The decision is also remarkable because Justice Alito compares Windows to a shrimp deveiner.

          Note to editors: you can circle around or center on but you can't "center around".
        • I live in the US. I design a widget. I ship the design plans for the widget to China. A factory in China manufactures the widgets.

          Where did the manufacturing occur?

          Even better analogy:

          You design a widget. You patent the widget. I read the patent, copy it, send it to China, and have widgets manufactured. Where does the manufacturing occur?

          *WRITING* software isn't manufacture, it's design.
          • *WRITING* software isn't manufacture, it's design.

            Copying software to a CD isn't really "manufacture" either. The problem with your analogy is that, really, software does not undergo "manufacturing". It's designed, written, debugged, patched, and finally copied.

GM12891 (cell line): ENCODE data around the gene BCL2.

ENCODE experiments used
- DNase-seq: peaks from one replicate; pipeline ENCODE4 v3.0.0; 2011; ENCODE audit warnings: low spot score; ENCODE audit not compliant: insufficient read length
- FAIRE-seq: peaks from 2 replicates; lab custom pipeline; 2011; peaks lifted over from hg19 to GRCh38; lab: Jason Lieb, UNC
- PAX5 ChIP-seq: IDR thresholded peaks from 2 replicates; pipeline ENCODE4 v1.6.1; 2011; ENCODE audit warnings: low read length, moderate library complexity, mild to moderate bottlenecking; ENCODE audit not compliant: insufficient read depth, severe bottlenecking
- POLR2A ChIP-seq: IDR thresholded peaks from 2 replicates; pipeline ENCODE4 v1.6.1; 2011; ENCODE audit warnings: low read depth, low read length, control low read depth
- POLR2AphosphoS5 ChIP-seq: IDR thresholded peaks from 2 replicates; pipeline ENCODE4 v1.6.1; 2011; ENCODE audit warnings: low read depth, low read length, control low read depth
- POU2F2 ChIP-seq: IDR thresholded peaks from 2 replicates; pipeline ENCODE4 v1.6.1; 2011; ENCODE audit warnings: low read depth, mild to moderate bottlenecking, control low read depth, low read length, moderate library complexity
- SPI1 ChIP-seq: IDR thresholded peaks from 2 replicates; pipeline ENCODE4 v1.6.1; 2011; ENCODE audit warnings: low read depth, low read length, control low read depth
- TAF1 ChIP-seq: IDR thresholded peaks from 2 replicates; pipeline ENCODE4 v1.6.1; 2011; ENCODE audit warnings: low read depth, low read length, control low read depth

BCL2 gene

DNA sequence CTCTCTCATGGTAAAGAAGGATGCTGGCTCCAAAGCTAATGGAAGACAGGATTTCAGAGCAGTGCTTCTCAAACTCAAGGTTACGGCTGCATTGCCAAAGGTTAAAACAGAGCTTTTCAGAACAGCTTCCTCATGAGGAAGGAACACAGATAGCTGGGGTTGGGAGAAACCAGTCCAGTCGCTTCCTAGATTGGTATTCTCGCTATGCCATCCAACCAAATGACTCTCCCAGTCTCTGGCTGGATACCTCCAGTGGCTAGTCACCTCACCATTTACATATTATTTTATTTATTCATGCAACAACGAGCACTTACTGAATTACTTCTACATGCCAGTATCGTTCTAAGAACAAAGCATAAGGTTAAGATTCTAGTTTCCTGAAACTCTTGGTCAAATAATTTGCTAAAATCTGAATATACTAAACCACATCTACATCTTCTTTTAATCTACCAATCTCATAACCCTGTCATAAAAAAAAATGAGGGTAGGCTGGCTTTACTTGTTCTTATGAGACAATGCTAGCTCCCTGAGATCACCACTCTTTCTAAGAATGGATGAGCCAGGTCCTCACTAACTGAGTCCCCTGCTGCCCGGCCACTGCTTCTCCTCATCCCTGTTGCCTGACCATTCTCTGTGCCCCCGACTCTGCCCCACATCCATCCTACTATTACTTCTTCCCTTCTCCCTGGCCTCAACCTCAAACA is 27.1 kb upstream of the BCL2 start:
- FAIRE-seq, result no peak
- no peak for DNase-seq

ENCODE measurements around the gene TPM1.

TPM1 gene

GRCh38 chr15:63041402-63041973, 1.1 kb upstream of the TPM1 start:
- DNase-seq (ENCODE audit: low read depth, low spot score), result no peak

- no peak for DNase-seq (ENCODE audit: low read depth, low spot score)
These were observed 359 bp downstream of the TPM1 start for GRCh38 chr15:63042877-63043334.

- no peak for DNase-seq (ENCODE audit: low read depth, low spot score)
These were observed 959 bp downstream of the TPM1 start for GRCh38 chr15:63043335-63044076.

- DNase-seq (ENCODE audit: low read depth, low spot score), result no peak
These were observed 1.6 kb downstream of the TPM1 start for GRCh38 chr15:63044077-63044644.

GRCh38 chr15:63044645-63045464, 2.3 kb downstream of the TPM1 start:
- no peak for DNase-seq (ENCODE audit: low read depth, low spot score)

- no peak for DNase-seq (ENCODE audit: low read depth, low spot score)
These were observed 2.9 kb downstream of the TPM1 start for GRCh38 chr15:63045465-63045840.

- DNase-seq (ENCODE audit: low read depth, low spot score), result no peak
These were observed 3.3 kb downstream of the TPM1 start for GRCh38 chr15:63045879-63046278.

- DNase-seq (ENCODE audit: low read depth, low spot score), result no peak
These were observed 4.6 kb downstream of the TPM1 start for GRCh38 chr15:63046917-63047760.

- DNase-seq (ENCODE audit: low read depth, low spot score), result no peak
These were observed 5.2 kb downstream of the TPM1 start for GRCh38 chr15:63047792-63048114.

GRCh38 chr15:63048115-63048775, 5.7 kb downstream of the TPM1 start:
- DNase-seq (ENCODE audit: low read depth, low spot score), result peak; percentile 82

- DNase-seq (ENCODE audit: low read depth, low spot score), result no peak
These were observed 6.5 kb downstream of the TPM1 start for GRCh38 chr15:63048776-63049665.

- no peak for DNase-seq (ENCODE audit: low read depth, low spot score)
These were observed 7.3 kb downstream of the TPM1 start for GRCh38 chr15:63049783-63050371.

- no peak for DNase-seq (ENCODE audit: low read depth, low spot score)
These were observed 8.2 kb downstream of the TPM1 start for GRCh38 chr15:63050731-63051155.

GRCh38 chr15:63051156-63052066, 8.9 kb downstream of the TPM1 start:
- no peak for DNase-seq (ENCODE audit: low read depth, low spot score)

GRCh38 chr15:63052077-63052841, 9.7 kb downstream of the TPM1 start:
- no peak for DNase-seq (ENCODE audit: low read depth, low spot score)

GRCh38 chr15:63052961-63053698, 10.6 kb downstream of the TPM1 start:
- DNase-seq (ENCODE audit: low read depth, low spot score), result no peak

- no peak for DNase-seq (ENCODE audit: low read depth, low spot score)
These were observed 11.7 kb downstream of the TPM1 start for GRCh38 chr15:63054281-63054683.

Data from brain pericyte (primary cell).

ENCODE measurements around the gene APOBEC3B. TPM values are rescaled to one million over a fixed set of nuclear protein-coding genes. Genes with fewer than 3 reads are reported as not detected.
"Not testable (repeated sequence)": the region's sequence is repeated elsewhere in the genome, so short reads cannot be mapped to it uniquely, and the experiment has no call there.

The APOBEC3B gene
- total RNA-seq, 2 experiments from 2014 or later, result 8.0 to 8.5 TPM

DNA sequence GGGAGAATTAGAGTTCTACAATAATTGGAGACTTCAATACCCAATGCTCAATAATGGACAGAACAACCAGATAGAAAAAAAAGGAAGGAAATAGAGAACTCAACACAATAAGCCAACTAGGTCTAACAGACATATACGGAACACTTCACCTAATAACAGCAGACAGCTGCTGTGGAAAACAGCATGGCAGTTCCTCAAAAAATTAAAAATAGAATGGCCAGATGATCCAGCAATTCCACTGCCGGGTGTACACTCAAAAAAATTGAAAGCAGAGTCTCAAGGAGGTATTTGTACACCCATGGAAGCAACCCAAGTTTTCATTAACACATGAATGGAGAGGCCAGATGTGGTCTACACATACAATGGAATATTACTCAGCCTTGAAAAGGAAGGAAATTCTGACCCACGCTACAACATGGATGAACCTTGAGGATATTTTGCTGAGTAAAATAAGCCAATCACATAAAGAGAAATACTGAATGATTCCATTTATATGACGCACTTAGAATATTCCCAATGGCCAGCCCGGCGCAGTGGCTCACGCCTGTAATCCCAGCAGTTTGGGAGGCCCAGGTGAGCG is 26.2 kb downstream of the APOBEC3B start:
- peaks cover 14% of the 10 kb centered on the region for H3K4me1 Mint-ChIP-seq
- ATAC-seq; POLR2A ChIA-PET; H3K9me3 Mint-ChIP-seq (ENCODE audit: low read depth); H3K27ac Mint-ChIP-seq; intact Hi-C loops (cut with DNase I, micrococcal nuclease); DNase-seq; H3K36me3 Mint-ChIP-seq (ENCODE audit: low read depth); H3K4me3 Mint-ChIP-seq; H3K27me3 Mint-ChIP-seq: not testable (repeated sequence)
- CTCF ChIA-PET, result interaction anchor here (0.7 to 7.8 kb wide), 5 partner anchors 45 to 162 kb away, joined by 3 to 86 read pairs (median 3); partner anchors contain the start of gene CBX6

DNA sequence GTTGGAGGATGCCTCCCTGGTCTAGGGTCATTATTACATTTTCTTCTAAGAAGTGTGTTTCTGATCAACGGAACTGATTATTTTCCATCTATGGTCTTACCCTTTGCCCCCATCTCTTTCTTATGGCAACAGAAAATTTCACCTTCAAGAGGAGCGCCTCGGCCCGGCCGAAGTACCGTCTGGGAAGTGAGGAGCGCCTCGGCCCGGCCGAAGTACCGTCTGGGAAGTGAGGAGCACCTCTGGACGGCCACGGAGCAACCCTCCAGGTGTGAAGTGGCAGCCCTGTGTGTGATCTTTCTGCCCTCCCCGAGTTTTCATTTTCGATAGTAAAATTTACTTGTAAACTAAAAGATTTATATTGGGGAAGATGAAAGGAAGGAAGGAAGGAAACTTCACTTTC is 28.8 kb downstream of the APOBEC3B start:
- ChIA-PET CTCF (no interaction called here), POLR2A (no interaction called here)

If the patents involved burning CDs or making boxes for software, then those patents would be used in the process of pressing and boxing CDs. If that process took place in China, then you'd have a point. However, if the patent involves the soft

        • by asc99c (938635)
          But really the copying is the manufacture. Writing the software is the design. Apple designs iPods in California and ships out a complete description of it to China where the pieces are put together. Microsoft designs the software in various countries and sends the completed design to other countries where they press and package up the CDs for distribution. Just because the split of work and cost between the two phases is different doesn't change the definitions.